Melissa Scholke: Celebrating intelligence

By Melissa Scholke, Columnist
Published January 27, 2015

For some, sports, television shows, comic fandoms or celebrity tweets conjure moments of irrational enjoyment when individuals spontaneously shed layers of formality and reveal small hidden passions. In my case, I have a penchant for words in their most rhythmic forms. I’m a bit of a music addict and a poetry nerd. Whether it’s song lyrics or stanzas of poetry, deciphering the multitude of possible meanings sparks excitement within me. When my friend unenthusiastically informed me the curriculum for his creative writing class included a unit of reading and writing poetry, I gleefully interrogated him. His phone swiftly became the recipient of an onslaught of text messages inquiring whose work he’d be reading, what types of poetry and if we could exchange the titles of interesting poems we encountered, since I’m currently taking a poetry course myself.

Now may be an opportune moment to casually remind you of that nerd status I previously mentioned.

Last week as I sat in the League doing homework, my friend surprisingly complied with my overeager request. He texted me a poem by Anne Sexton titled “In Celebration of My Uterus.” The title was odd, yet intriguing. My first instinct — after an initial glance — was to reply with a sarcastic remark, considering I could think of a monthly occurrence that would dissuade me from such a celebration. However, my sarcasm dissipated as I delved into the language of the poem. Initially, the speaker discusses the possibility of removing a physiological marker of what makes her a woman — her uterus. Though a signifier of her sex was deemed tainted or useless, the speaker acknowledges that her value as both an individual and as a woman is not lessened in any way. The poem, instead, expands and transforms into a description of womanhood and the multitude of its magnificent variations.

While there are probably numerous interpretations of the work and a myriad of aspects I haven’t mulled over yet, two lines, in particular, struck me. Sexton, in the first stanza, writes “They said you were immeasurably empty/but you are not.”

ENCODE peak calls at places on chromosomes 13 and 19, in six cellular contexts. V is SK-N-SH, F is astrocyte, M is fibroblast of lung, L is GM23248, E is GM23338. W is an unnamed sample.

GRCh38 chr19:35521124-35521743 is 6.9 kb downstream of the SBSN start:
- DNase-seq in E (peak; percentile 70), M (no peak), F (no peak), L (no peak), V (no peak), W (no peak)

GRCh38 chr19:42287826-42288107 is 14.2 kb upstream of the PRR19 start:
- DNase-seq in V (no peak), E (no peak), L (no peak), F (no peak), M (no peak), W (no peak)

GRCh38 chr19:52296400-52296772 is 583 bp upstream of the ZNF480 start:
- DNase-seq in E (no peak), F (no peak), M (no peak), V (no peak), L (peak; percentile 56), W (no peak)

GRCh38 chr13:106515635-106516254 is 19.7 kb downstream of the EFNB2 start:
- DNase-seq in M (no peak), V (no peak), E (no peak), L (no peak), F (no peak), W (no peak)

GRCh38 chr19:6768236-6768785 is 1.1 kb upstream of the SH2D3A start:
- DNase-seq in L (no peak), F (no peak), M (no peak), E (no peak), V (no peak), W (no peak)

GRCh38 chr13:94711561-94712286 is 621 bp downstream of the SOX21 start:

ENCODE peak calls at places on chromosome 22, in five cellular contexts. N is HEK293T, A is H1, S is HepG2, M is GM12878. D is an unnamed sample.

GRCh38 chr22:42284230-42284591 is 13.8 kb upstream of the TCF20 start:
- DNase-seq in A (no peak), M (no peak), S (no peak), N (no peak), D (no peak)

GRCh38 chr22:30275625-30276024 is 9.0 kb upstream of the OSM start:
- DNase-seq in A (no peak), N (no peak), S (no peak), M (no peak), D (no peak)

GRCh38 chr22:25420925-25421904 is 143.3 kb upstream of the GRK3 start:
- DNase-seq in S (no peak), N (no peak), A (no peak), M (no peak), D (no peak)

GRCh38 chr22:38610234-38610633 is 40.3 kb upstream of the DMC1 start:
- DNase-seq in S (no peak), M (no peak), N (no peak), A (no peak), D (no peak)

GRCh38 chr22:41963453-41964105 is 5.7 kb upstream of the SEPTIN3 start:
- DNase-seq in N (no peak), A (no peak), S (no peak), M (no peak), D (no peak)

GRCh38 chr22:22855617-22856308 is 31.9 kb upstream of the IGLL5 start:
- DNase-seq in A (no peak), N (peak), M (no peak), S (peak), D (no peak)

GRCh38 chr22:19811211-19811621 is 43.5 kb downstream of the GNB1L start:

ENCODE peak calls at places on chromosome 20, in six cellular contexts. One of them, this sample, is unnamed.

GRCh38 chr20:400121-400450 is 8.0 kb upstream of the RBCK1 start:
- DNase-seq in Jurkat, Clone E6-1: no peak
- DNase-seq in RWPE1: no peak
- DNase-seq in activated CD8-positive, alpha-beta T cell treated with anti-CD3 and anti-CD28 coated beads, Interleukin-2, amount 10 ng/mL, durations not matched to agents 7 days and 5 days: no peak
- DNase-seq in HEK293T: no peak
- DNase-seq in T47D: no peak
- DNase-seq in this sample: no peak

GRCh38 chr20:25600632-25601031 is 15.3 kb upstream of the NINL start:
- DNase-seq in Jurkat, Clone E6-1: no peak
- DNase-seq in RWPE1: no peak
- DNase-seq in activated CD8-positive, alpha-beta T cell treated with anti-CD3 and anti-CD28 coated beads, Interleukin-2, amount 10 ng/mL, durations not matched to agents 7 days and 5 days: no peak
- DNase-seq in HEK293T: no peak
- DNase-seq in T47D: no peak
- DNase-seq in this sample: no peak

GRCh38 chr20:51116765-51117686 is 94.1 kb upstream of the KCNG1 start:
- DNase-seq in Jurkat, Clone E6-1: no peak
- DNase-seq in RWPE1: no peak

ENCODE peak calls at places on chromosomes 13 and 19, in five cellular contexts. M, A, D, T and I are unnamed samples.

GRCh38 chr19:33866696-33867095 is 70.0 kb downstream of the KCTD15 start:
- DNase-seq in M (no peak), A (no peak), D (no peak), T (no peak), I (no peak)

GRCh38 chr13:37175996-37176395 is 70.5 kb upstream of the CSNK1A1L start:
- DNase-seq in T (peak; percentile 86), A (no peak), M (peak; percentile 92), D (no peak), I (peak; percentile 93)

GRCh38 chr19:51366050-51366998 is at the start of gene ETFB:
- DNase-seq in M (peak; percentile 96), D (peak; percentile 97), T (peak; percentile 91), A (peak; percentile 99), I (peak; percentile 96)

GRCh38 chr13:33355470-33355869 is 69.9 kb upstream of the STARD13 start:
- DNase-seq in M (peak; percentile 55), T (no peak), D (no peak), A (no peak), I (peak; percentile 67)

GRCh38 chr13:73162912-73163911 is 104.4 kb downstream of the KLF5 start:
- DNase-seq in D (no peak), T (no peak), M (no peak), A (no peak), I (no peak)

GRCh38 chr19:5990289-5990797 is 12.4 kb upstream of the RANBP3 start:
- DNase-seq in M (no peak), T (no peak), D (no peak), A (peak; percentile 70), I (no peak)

Women, in our society, are continually impressed with the notion that we are “immeasurably empty” in some way. Womanhood far too often translates into weakness — whether it’s emotionally, intellectually, physically or professionally. Even in the realm of academia, femininity is incorrectly construed as an indicator of deficiency. The multitude of degree holders, from bachelor’s to doctoral degrees, is comprised of women, but a study found academic fields that “most valued sheer intellectual brilliance such as philosophy, physics and math were the most likely to have fewer women in their ranks.”

In these male-dominated fields, innate genius is unreasonably portrayed as part of the job description. According to Sarah-Jane Leslie, professor of philosophy at Princeton University, one of the leaders of the study, “The problem lies not with women’s aptitude but with the ‘brilliance required’ attitude.”

In further coverage, Leslie elaborated on how the establishment of this unrealistic expectation merges with long-instilled gender-stereotypes and deters women from participating in certain academic disciplines.

The automatic societal assumption is that women lack the knowledge or technical skills to participate in male-dominated professions and areas of study. Society imbues us with the assumption that women are devoid of rationality and logic, and possessing feminine characteristics can hinder professional progress. The only way to counteract the negative effects of appearing too feminine in the workplace — according to a 2011 study conducted by the Stanford Graduate School of Business — is for women to “self-monitor” their behavior and “simultaneously present” both masculine and feminine traits. Women who are able to maneuver themselves across a tightrope strung between stereotypical constructs of masculinity and femininity obtain more promotions, according to the results of the study.

However, new research coincides more with the ideas I encountered in Sexton’s poem. While supposed signifiers of womanhood are misconstrued as undesirable or problematic, the shifting atmospheres of the contemporary workplace and classroom may soon reveal more of the exemplary merits of women. More and more, we’re living in a collaborative society where the ability to work in groups is crucial to accomplishing professional goals in every field of study.

In a recent study conducted by researchers from MIT, Carnegie Mellon and Union College, the “average social sensitivity of group members” was deemed as a crucial component in creating the smartest groups. Individuals with higher levels of social sensitivity are more capable of deciphering the tone and facial cues of their colleagues, and women tend to display higher levels of “social sensitivity.” As a result, the findings suggest groups composed of a larger proportion of women performed better than groups of men in the study.

Just as Sexton’s poem concludes with a listing of women participating in various activities, ranging from studying the cardiovascular tissue to straddling a cello in Russia to examining the angular distance of meteors, intelligence is as diverse as the pursuits that require it and the people who pursue it. Brilliance is not restricted to one gender or one group. Levels of intelligence are expressed by a variation of degrees; no one type is superior. Rather than using intelligence to create boundaries for ourselves, society should revel in the intellectual diversity of each individual.

Melissa Scholke can be reached at melikaye@umich.edu.